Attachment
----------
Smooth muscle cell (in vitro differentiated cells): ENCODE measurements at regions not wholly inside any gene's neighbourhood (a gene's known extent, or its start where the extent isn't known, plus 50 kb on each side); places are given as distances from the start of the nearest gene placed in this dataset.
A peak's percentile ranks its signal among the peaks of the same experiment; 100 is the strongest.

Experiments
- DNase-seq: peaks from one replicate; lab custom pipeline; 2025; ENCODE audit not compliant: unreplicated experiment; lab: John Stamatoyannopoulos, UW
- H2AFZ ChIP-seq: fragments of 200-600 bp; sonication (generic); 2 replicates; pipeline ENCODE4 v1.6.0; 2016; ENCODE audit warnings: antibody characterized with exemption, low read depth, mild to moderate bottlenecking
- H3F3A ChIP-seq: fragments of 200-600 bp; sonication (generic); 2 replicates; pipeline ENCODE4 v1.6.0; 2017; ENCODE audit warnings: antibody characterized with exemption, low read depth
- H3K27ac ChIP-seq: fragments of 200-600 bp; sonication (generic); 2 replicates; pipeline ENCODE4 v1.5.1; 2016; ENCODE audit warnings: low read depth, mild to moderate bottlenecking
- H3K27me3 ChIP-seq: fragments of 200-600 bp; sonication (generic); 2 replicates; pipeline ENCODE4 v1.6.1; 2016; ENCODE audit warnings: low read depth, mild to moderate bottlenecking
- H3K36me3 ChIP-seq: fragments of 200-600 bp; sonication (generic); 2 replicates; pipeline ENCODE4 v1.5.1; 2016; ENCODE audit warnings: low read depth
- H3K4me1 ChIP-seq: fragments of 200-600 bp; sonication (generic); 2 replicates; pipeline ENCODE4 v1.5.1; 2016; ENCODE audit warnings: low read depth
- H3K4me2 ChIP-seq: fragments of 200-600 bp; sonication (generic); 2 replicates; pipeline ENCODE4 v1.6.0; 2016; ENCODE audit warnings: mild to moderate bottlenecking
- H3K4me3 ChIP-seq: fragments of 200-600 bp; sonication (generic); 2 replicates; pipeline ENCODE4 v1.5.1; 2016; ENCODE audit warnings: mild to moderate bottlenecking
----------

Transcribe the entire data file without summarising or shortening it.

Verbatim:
Smooth muscle cell (in vitro differentiated cells): ENCODE measurements at regions not wholly inside any gene's neighbourhood (a gene's known extent, or its start where the extent isn't known, plus 50 kb on each side); places are given as distances from the start of the nearest gene placed in this dataset.
A peak's percentile ranks its signal among the peaks of the same experiment; 100 is the strongest.

Experiments
- DNase-seq: peaks from one replicate; lab custom pipeline; 2025; ENCODE audit not compliant: unreplicated experiment; lab: John Stamatoyannopoulos, UW
- H2AFZ ChIP-seq: fragments of 200-600 bp; sonication (generic); 2 replicates; pipeline ENCODE4 v1.6.0; 2016; ENCODE audit warnings: antibody characterized with exemption, low read depth, mild to moderate bottlenecking
- H3F3A ChIP-seq: fragments of 200-600 bp; sonication (generic); 2 replicates; pipeline ENCODE4 v1.6.0; 2017; ENCODE audit warnings: antibody characterized with exemption, low read depth
- H3K27ac ChIP-seq: fragments of 200-600 bp; sonication (generic); 2 replicates; pipeline ENCODE4 v1.5.1; 2016; ENCODE audit warnings: low read depth, mild to moderate bottlenecking
- H3K27me3 ChIP-seq: fragments of 200-600 bp; sonication (generic); 2 replicates; pipeline ENCODE4 v1.6.1; 2016; ENCODE audit warnings: low read depth, mild to moderate bottlenecking
- H3K36me3 ChIP-seq: fragments of 200-600 bp; sonication (generic); 2 replicates; pipeline ENCODE4 v1.5.1; 2016; ENCODE audit warnings: low read depth
- H3K4me1 ChIP-seq: fragments of 200-600 bp; sonication (generic); 2 replicates; pipeline ENCODE4 v1.5.1; 2016; ENCODE audit warnings: low read depth
- H3K4me2 ChIP-seq: fragments of 200-600 bp; sonication (generic); 2 replicates; pipeline ENCODE4 v1.6.0; 2016; ENCODE audit warnings: mild to moderate bottlenecking
- H3K4me3 ChIP-seq: fragments of 200-600 bp; sonication (generic); 2 replicates; pipeline ENCODE4 v1.5.1; 2016; ENCODE audit warnings: mild to moderate bottlenecking